Last Thursday, I received an invite to Google Voice (a.k.a. GrandCentral) after signing up for the beta months ago, a detail I’d practically forgotten. Google Voice is:
…a service that gives you one number for all your phones, voicemail that is easy as email, and many enhanced calling features like call blocking and screening, voicemail transcripts, call conferencing, international calls, and more.
In other words it’s sort of like having a personal PBX. The feature set (see below) is rich not to mention free, at least for now:
I could easily see Google extending this for small businesses much like Google Apps for Domains which could be an interesting play in that space particularly given my company’s need for a phone system.
When you sign up for Google Voice you get to select your phone number with an option to choose from within a specific area or zip code. My area code (831) was available and within that area code I could choose a Santa Cruz prefix (among other surrounding cities/towns) and I paired that with a memorable last 4 digits.
Another feature of Google Voice optional transcription of calls though in a few test calls I’ve found it might convey the “gist” of the call but can get quite mangled. For example, you can see above a test call where I said “This is a test call using Google Voice trying to call my cell phone from my home phone in Scotts Valley California.” and you can see the result. Nonetheless, it’s a cool feature I’m sure will improve over time.
Here’s the GMail-like web UI (running in Prism):
When you use Google Voice, Google’s servers automatically record certain information about your use of Google Voice. Similar to other web services, Google Voice records information such as account activity (including storage usage, number of log-ins), data displayed or clicked on (including UI elements, links); and other log information (including browser type, IP-address, date and time of access, cookie ID, and referrer URL). Google’s servers also automatically collect telephony log information (including calling-party number, forwarding numbers, time and date of calls, duration of calls, SMS routing information, and types of calls).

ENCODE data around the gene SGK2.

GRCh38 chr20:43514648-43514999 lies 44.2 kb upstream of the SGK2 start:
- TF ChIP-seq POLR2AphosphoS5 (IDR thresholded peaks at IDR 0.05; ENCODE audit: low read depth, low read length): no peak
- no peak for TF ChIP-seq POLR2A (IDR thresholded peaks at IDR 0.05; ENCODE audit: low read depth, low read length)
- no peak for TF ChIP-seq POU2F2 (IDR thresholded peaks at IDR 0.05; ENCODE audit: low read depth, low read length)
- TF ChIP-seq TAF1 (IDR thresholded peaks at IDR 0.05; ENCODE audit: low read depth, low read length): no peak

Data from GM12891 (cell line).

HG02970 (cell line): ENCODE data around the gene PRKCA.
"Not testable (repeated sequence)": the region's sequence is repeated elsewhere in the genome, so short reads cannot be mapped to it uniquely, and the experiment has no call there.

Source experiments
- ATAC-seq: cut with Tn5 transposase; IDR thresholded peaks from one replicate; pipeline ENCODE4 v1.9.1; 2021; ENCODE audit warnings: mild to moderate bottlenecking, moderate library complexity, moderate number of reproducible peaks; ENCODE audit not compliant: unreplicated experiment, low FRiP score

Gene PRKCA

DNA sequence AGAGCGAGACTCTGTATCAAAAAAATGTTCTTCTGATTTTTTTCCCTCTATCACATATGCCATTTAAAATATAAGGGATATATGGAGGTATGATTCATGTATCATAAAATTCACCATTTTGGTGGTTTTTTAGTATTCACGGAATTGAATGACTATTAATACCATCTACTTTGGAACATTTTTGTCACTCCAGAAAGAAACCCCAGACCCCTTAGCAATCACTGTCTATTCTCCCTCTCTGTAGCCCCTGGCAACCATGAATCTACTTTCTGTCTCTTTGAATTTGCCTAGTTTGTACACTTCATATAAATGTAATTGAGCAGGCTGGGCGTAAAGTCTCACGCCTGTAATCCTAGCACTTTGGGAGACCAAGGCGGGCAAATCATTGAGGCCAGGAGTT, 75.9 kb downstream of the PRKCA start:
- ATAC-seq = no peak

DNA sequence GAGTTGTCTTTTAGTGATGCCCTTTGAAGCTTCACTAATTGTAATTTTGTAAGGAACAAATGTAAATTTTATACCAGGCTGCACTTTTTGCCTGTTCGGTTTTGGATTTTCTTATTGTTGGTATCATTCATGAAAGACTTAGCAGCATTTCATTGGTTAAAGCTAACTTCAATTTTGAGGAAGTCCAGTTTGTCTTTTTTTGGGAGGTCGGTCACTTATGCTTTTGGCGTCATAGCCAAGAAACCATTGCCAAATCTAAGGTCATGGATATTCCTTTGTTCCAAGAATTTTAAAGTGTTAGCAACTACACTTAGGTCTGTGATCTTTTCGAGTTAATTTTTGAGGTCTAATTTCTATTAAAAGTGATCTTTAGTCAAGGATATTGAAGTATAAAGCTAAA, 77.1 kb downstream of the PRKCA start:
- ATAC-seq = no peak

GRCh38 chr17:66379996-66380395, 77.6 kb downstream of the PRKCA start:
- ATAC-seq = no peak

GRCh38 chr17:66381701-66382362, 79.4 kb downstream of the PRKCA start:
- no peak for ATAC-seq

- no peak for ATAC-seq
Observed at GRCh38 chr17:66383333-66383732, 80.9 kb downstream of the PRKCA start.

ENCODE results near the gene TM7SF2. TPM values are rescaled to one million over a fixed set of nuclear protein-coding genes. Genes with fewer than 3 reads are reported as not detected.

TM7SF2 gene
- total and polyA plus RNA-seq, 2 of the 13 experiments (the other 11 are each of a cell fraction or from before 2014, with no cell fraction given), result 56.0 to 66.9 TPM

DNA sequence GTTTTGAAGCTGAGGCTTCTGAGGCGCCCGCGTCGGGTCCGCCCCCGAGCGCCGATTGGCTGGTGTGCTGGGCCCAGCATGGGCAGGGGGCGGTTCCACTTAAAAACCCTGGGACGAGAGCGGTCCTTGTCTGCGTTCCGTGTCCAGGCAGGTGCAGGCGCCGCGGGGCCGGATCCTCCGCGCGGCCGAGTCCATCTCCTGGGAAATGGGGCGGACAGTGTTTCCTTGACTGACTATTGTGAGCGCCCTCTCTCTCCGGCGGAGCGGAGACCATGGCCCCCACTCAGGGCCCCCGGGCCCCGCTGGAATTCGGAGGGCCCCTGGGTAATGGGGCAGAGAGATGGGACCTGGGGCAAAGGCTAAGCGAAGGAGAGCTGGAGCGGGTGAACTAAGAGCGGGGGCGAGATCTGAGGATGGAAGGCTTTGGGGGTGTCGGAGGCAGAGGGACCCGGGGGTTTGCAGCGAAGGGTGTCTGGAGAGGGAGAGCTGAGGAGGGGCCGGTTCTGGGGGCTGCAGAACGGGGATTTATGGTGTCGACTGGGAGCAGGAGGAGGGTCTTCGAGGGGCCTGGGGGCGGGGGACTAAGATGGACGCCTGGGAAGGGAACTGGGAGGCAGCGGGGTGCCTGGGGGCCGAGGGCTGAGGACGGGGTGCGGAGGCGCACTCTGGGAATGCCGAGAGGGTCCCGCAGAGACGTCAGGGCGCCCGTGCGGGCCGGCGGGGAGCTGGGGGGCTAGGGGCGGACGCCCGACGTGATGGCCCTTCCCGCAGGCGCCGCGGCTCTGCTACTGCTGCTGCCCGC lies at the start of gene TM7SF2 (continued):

There’s also a bit about transcription:
Voicemail Transcription - if you use Google Voice’s voicemail transcription service, Google may transcribe voicemail messages into text and email and/or SMS the resulting text to the email account or phone number(s) designated in your user settings. Google’s computers process the information in your messages for various purposes, including formatting and displaying the information to you, delivering related links, backing up your messages, and other purposes relating to offering you Google Voice.
I’ll experiment Google Voice for awhile but I’m not sure I’m ready to turn this amount of information over to Google regardless of Don’t be Evil.
Are you using Google Voice?